Hello once again Readers! So since I can’t seem to focus on editing my second novel, I figured, why not post a blog?
I know, totally unproductive, but hey, there’s a bonus in it for you. Free advice on querying! I felt that I should’ve added this on to my last blog about being rejected. I mean, to really turn that frown upside down, how about we write an awesome un-rejectable query!
And yes, that is me, staring at my word document and not typing one, single, thing. For shame…
Before we get to the good stuff, my review for The Shadow of Black Wings is now up on Goodreads and Amazon. Check it out if you’re shopping around for a new and great read!
Back to the good stuff.
So, I guess the best way to do this, is to start off with a few personal tips of my own, and then move into the links that will save you from despair. *Happy dance* Note-I am not a professional when it comes to querying. This is just my opinion and things that I have learned along the way.
Let’s begin, shall we?
- First things first-be sure to do your research. Read up on the publisher or agent you are querying. Do they take your genre? What types of books do they represent? Are you like any of those other authors? It’s important to know this so you can include this in your opening paragraph. If it’s an agent, do they have a blog? Mention it. Read it. Flattery gets you far.
- Make sure your opening not only flatters them, but includes the word count and the genre. Remember that this opening paragraph is your only shot. If you don’t catch them from the beginning, they may not even finish the query. You should have one catchy sentence that pulls them in pertaining to your story.
- Moving into the body of the query-every sentence has to be golden. Keep it short and to the point. Don’t go crazy with details, just the surface problems. Remember that you are not the only one they are reading, and they are probably in a hurry, so you have to keep them intrigued.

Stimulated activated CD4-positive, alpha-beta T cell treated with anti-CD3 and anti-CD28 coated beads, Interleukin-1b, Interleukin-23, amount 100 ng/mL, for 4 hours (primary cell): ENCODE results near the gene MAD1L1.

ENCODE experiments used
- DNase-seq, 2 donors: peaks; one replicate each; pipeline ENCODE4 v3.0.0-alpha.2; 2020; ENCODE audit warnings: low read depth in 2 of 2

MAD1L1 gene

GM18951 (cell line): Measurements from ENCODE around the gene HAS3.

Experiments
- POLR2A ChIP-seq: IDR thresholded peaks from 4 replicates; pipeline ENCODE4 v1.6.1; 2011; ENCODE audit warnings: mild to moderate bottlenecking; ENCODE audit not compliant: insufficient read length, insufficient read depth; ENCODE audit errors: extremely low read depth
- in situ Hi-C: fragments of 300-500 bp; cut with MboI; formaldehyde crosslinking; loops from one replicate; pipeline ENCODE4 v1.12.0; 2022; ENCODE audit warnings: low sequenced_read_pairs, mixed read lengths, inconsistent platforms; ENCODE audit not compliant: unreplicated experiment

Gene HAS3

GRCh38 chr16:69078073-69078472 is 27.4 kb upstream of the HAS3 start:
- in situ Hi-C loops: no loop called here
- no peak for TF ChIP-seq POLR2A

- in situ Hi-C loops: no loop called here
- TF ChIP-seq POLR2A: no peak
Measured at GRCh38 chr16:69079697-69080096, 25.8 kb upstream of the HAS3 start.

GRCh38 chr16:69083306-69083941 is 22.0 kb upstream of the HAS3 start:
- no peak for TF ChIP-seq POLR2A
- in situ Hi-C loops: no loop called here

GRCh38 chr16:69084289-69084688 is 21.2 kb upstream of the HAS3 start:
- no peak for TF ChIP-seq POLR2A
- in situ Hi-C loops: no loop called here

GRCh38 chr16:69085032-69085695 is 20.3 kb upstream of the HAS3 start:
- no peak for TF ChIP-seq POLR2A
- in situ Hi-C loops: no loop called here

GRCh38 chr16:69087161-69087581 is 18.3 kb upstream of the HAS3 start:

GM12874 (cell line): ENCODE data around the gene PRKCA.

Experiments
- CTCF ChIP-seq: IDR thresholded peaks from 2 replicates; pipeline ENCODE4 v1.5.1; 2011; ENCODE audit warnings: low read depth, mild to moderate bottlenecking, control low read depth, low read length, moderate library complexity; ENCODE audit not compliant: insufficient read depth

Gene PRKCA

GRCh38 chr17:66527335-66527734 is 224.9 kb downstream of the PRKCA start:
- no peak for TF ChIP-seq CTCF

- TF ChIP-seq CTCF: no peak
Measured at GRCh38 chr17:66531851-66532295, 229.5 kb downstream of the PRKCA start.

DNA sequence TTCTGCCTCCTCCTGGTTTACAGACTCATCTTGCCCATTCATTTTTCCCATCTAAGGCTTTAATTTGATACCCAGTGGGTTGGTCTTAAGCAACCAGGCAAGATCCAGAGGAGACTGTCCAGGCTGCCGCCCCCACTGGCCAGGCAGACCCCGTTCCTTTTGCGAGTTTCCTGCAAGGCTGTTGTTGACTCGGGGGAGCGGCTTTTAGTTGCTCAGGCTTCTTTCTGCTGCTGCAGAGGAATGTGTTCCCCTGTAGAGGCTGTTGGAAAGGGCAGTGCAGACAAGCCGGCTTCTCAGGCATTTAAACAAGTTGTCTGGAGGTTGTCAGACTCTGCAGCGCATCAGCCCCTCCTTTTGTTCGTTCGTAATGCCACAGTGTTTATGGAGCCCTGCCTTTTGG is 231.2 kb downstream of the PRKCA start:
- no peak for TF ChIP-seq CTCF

- There should be one paragraph for the set up (introducing the characters), and one paragraph for the conflict (the characters main purpose throughout the story). Don’t worry about explaining and sub-plots. And refer to #3 about keeping those two short and golden.
- Last but not least, the last paragraph should talk about your credentials. If you blog, let them know, as well as your experience in your genre and with writing. If you have none (like I did) don’t make anything up. Honesty is the best policy. Tell them what you are looking for, but don’t drag it out.
- A bonus tip-don’t forget to add your name, address, phone number, email, and blog links to the bottom. Give them a chance to contact you and/or research you. If you have a blog, they may want to get a feel for your tone of writing. Some may even check out your page (so I’ve heard).
And those are my tips. Will they work for you? Dunno. But there are tons of self-help books out there that offer even more in-depth advice with great examples. These are good if you are serious about querying. There are also helpful books with different agencies and publishers. You just have to make sure they are open to submissions.
But who wants to pay for advice when you can find more for free?! Here are a few sites I have found that offer great advice on writing a catching query letter. Hope this helps!
Those are just a few. You can type into Google and find many other examples to help you if you are unsure or needing more. Believe in yourself and your writing. That is the most important thing to remember. Once you get a rough draft written out, go back and perfect it. Read it to others. Compare it to winning queries.
Now to leave you with a question: What is the scariest part of querying (other than the fear of rejection) and how are you overcoming it?
My fear was not doing my story justice. I suck at marketing myself and sometimes let my self-doubt outweigh my talent. So it was a struggle to get the final draft of a query letter that I felt was even remotely good enough to grace a publisher’s eyes.
As always Little Flames, Echelon out ♥